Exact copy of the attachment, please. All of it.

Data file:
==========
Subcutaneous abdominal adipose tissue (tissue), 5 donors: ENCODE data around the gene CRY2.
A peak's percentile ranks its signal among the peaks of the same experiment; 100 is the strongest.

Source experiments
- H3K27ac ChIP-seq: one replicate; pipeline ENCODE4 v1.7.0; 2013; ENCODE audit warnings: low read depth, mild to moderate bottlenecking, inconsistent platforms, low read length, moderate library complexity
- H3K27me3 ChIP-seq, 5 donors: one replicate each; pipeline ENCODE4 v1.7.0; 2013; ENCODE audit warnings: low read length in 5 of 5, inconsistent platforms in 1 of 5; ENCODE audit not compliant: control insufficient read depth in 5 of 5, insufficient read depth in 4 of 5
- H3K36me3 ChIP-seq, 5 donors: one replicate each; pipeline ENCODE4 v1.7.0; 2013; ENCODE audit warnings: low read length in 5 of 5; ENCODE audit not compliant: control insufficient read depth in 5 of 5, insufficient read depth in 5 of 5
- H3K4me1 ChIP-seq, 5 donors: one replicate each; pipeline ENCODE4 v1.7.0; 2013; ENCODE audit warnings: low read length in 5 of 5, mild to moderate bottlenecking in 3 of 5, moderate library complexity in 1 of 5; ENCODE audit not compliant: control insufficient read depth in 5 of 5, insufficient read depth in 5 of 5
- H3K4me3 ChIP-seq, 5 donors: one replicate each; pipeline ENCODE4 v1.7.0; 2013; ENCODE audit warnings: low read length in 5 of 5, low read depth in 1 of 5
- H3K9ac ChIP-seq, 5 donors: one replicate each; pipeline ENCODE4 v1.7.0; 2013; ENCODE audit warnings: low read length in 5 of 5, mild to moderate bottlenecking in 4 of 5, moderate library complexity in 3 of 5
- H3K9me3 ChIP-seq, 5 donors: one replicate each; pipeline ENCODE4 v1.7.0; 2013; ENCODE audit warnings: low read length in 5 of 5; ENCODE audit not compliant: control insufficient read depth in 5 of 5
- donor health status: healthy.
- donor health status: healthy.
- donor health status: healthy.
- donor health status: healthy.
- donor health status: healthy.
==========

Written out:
Subcutaneous abdominal adipose tissue (tissue), 5 donors: ENCODE data around the gene CRY2.
A peak's percentile ranks its signal among the peaks of the same experiment; 100 is the strongest.

Source experiments
- H3K27ac ChIP-seq: one replicate; pipeline ENCODE4 v1.7.0; 2013; ENCODE audit warnings: low read depth, mild to moderate bottlenecking, inconsistent platforms, low read length, moderate library complexity
- H3K27me3 ChIP-seq, 5 donors: one replicate each; pipeline ENCODE4 v1.7.0; 2013; ENCODE audit warnings: low read length in 5 of 5, inconsistent platforms in 1 of 5; ENCODE audit not compliant: control insufficient read depth in 5 of 5, insufficient read depth in 4 of 5
- H3K36me3 ChIP-seq, 5 donors: one replicate each; pipeline ENCODE4 v1.7.0; 2013; ENCODE audit warnings: low read length in 5 of 5; ENCODE audit not compliant: control insufficient read depth in 5 of 5, insufficient read depth in 5 of 5
- H3K4me1 ChIP-seq, 5 donors: one replicate each; pipeline ENCODE4 v1.7.0; 2013; ENCODE audit warnings: low read length in 5 of 5, mild to moderate bottlenecking in 3 of 5, moderate library complexity in 1 of 5; ENCODE audit not compliant: control insufficient read depth in 5 of 5, insufficient read depth in 5 of 5
- H3K4me3 ChIP-seq, 5 donors: one replicate each; pipeline ENCODE4 v1.7.0; 2013; ENCODE audit warnings: low read length in 5 of 5, low read depth in 1 of 5
- H3K9ac ChIP-seq, 5 donors: one replicate each; pipeline ENCODE4 v1.7.0; 2013; ENCODE audit warnings: low read length in 5 of 5, mild to moderate bottlenecking in 4 of 5, moderate library complexity in 3 of 5
- H3K9me3 ChIP-seq, 5 donors: one replicate each; pipeline ENCODE4 v1.7.0; 2013; ENCODE audit warnings: low read length in 5 of 5; ENCODE audit not compliant: control insufficient read depth in 5 of 5
- donor health status: healthy.
- donor health status: healthy.
- donor health status: healthy.
- donor health status: healthy.
- donor health status: healthy.